check out part 1 HERE
I can easily see how in 1998 this game was heralded as revolutionary. Much like it’s sequel, Half-Life introduced gameplay elements that were widely copied and implemented by other games. Half-Life presents a complete universe. From start to finish, you believe you’re in a hightech research complex where hell has broken loose. From the intercom to the sounds of shattering glass: everything either creeps you out or makes you run for your life. Where Half-Life 2 made you a messiah figure leading the human resistance against the evil Combine empire, Half-Life 1 is all about survival. Your goal is to stay alive and escape the deathtrap that is Black Mesa. You’re besieged from all sides: be it alien wildlife, invading Zen shocktroopers or HECU soldiers out to silence you. Sure, the character models for the guards and scientists are repetitive and the dialogue knows little variation, but remember that this is 1998. In an age where multigigabyte harddrives were the stuff of dreams it’s understandable that compromises had to be made. (Also if you think back to the release of Oblivion in 2006, it too was heavily derided for it’s extremely limited voice cast. In many ways we really haven’t come that far)
Graphics are graphics: they age. Any game that chooses a realistic artstyle (which, apart from the alien abominations, Half-Life does) will age far more easily than deliberately stylised games. World of Warcraft technically looks like crap, but that doesn’t really bother anyone apart from the most hardcore geeks because of the wonderfully stylised and cartoony graphics. No game is immune to this. Well maybe Crysis is, but that’s besides the point. Quake II, Unreal, Sin,… all of them look pretty crappy today.
AI however is another matter entirely. Often the weak point in many games (from Daikatana wallwalkers to endless armies of motionless samurai in Dynasty Warriors), AI makes or brakes a game. Your game world may be incredibly engrossing, but if you see NPC’s jump of a cliff because their AI code couldn’t figure out to use the stairs, you pretty much lose all immersion.
Like many I’ve heard of the legendary tales of Half-Life’s enemy AI, but I never would have thought that it would be that good. In fact, the dirty little secret of Half-Life 2 is that its AI is worse than it’s predecessor. Sure the Combine feel real and menacing and a Strider is a true terror on the battlefield but if they ever had to fight the HECU marines they would be royally screwed. Never in my entire gaming ‘career’ have I experienced such tenacity as the enemies display in Half-Life. They duck around corners, call for backup, wait to attack until you reload, throw grenades when you’re in a fortified position, the list goes on. The different AI behaviours are also very well divided amongst Half-Life’s enemy menagerie. Bullsquids, houndeyes and headcrabs feel like zoo animals that were suddenly dropped in the middle of Times Square. They’re scared, territorial and ready to defend themselves. The alien invasion force that follows later in the game (Grunts, Vortigaunts and Gargantua) is far more determined. Far from just defending themselves, they’ve come here to take over and wage a full on war on any humans they find. Combine this with the incredible marine AI and this three-way conflict is a marvel to behold. Many times the best way to survive is to let everyone else spread mayhem and destruction while you shoot down any surviving stragglers. In short the AI is incredible. The only game that vaguely reminds me of this kind of artificial thinking is the original Halo, played on one of the higher difficulty levels.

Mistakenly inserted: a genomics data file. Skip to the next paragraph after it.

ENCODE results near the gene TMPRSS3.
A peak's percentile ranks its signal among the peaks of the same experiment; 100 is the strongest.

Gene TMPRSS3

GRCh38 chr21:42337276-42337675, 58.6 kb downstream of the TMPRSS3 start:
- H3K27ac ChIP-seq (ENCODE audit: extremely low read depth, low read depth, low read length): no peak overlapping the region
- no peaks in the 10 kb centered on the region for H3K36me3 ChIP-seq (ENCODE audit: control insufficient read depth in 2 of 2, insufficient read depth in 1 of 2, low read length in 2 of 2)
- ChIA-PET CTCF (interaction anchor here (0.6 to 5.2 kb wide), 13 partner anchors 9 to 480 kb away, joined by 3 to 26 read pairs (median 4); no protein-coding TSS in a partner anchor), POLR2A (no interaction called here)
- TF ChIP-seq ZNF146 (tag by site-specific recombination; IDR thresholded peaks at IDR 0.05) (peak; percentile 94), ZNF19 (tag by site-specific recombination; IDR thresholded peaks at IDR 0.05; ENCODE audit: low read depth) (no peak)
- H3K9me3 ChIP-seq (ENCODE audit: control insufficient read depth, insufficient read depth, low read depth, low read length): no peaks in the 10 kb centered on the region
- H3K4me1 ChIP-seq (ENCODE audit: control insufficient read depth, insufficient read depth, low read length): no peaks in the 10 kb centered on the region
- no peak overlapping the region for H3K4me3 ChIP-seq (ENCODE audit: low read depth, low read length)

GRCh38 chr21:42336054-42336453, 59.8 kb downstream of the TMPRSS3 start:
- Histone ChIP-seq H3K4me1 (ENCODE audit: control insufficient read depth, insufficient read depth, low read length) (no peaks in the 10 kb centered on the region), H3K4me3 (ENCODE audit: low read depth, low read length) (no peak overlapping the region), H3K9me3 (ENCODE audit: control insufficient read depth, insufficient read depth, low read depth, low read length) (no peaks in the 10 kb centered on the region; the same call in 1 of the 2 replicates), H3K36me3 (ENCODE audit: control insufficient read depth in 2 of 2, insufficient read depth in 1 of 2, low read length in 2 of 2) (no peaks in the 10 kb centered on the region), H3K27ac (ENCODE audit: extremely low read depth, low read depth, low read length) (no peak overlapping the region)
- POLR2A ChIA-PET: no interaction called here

Sadly all is not well in in Half-Life land. What in 1998 were acceptable annoyances, have often become blatantly irritating. Prime suspects are the many platforming elements and jumping puzzels. You often don’t realise it but nearly every seperate area has at least one of them. Maybe it was the age in which the game was made or maybe it was due to the fact that this was Valve’s first attempt at a game, I don’t know. Don’t get me wrong, I have nothing against first-person platforming. Half-Life 2, though toned down, still has it’s share of platforming. Heck, games like Mirror’s Edge and Portal are the proof that first person platforming not only works but can turn out amazing. The problem is that if you don’t have a robust physics system (like Half-Life 2) or if you don’t build your game around it (like Mirror’s Edge) it can often be reduced to a total crapshoot. If you don’t hit that one pixel or texture just right, it’s over. Punishment for a missed jump usually results in death (be it being torn to pieces, dunking yourself in a vat of radioactive goo or falling in a flame filled fane). The ladder climbing in particular is so bad it’s funny. The innate finnickyness of Half-Life combined with the walking turret nature of Gordon Freeman (you never see your legs or chest, just a hand and a gun) make climbing ladders, if not done just right, a twitchy nightmare
In the end, having finished the game, I must say that I’ve had a grand old time. I was frightened, fascinated, bewildered and amazed all at the same time. While you don’t really NEED to play Half-Life to enjoy it’s sequels (unlike say The Legacy Of Kain series) I would really recommend that everyone (especially younger gamers who never played this game) ignore, if only briefly, the zombie slaughterfest of Left 4 Dead or the class-warfare of Team Fortress 2 and give the original masterpiece a whirl. It’s cheap, it’s on Steam and it has earned its title of timeless classic.
Now, on to Opposing Force!